I’d grown up with this Bible verse thinking it was just about going to heaven. It wasn’t until I was caught up in my grief about not having done and experienced certain things in my life, and realizing that I never would, that I gained a new understanding of what the Teacher meant. He’s saying not to worry about having missed out in this life, because in the next life—in God’s house—there are all these places you can reside where you will experience everything which was out of reach in this life.
Many forces and constructs keep people from doing and experiencing things that they want to do or be. Class, gender, and racial discrimination along with physical ability have restricted what can or cannot be achieved or realized. The scripture is telling us that the dwelling places are the opportunities that will be made available to us to do, have, and be all those things we feel we missed out on in our lifetime.
We’ll be able to experience the fulfillment of an occupation that we were not allowed to have. There will be mountains to climb and oceans to swim with strong youthful bodies. We’ll be able to feel sexy and desired. We will travel the world. Whatever it is that we need to feel complete, to feel whole, to feel unified and one with the creative force of the Universe will be provided us!
The second text, from the mystic Hafiz reveals this:
“Inherent in most suffering, especially of the mind or heart, is feeling, is believing, that you can miss something in life. But that is not true. For on your wedding day with the Sun, one of His presents to you will be – if you want it – every experience that has ever been known or can be known. Yes, a divine treasury awaits each soul. It is the INFINITE, infinite possibilities, that you can really borrow from at any moment, right now”.
This is even more astounding because it states upfront exactly what awaits you at the time of death! What a munificent, powerful, and loving God is this?! And not only do all these things await you, but knowing that, you can even now, while still in this existence, benefit from those things you will experience in the next life!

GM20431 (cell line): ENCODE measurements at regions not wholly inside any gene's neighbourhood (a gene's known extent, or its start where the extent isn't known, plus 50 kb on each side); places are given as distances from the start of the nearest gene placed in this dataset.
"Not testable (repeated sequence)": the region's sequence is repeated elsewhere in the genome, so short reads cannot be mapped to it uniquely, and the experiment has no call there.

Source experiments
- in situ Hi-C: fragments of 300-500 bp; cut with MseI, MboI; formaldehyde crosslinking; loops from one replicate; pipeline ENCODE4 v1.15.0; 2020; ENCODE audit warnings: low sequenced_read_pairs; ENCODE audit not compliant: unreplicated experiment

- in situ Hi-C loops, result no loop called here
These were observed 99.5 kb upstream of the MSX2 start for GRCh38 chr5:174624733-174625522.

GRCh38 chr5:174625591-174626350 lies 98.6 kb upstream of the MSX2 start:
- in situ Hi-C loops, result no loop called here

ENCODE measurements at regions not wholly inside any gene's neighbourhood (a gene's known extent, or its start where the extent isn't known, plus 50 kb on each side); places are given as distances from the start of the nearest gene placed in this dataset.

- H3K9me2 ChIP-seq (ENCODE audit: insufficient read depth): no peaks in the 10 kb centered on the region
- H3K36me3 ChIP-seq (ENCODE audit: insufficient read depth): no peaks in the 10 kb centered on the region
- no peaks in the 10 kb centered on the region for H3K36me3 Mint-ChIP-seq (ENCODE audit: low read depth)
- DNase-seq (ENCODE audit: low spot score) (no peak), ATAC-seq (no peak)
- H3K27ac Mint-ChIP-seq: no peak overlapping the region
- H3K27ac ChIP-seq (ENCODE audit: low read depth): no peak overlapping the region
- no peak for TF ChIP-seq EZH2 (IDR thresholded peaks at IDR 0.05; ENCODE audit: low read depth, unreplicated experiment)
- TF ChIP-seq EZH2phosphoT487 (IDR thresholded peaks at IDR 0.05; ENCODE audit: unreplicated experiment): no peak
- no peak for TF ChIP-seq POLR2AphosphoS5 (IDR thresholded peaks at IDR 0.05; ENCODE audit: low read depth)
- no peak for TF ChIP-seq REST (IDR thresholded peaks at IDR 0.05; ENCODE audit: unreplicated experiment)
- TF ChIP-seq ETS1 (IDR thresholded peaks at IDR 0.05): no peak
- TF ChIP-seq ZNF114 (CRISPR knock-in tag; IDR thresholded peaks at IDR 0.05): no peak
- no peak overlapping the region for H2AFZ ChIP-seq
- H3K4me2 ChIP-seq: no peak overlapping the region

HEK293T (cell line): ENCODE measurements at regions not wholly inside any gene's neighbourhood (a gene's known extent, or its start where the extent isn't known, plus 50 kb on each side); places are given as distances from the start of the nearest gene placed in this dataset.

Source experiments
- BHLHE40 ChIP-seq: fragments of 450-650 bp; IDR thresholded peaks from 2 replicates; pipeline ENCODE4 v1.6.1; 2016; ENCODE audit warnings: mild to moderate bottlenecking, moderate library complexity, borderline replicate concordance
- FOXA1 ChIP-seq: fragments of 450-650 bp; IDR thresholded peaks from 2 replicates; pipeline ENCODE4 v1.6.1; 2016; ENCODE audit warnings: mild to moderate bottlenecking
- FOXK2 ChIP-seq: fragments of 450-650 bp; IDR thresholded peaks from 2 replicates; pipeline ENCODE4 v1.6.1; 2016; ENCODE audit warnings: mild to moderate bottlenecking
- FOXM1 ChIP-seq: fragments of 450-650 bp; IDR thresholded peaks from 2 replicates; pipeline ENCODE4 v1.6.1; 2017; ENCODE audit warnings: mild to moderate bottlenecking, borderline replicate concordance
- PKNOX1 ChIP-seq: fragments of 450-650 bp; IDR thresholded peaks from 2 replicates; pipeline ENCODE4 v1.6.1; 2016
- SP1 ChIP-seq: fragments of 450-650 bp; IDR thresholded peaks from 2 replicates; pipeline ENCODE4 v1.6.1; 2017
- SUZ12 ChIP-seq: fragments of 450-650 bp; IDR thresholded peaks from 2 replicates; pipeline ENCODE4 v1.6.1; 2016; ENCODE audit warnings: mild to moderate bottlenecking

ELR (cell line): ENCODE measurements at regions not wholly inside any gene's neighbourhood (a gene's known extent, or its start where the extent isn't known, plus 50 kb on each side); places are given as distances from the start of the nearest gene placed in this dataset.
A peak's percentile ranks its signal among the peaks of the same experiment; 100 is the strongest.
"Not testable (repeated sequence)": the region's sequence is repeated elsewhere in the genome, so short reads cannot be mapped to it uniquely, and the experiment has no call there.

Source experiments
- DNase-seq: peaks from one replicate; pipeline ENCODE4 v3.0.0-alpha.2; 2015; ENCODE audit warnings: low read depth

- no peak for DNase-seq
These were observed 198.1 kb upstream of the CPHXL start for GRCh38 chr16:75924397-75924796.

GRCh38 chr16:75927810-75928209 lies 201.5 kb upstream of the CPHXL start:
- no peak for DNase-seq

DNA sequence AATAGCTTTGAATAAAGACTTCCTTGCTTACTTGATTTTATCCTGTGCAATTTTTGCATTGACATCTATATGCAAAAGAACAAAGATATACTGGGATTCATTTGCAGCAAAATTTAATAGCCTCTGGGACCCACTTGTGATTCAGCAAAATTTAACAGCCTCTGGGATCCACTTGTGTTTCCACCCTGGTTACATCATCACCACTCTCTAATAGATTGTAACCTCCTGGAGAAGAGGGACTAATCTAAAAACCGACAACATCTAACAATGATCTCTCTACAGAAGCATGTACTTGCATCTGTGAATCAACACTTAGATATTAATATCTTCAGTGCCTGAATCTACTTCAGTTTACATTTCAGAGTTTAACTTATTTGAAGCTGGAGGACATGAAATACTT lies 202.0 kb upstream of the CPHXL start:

I never had the chance to be a teen idol, star in a motion picture, sing on Broadway, go biking across Scandinavia, or to have children of my own. But I believe in the promises given us by the Teachers. And just knowing that, I feel more fulfilled right now. I actually haven’t missed out on anything at all.
I look forward to dwelling in those places of infinite experience when I enter back into the realm of the Creator. I’m sure it will surpass my wildest dreams.
A rewritten version of this appeared in 3rd Act Magazine Autumn, 2022 issue.
QUESTIONS FOR REFLECTION OR DISCUSSION
- What are some of the things that you have done that you wish you had done differently?
- What are your regrets?
- What have you not been able to do in this life that you realize you now won’t be able to experience or accomplish?
- How do you visualize the “many mansions” that are in the life to come?
Please leave a comment below or ask a question. If you want to share this reflection use one of the tabs found below.
- Inherent in Suffering by Hafiz is from the interpretation/translation by Daniel Ladinsky.
- The Gospel reading is John 14:1-3
2 thoughts on “Infinite Possibilities”
I’m so happy this showed up in my Twitter feed. I needed these words at this time in my life. I’m currently 6 months past my final treatment date. And I get so frustrated with myself for what I cannot do right now. Your words are a balm to my frustrations.
I miss you.
Kimberly! So good to hear from you. I am not happy to hear of your diagnosis. Scary, is it not? I’m 2 1/2 years out from final treatment. I still have conditions due to the treatments that may not go away. A couple of them are just annoying (peripheral neuropathy and a runny nose), but the other may need a medication. Be kind to yourself and patient. What has helped me is being involved at Cancer Pathways (formerly Gilda’s Club.) It’s only two blocks from my apartment. Twice a month I go to art therapy for people with cancer. I have gotten such comfort and hope being with the other regulars and hearing their stories and struggles. We DO have to find our center again–that “new normal.” I rounded a corner just a couple of weeks ago and finally feel an impetus to do things again in the world. I couldn’t even pray anymore I felt so detached. Anyway, write anytime, OK? I’ll friend you on facebook or you can me. Peace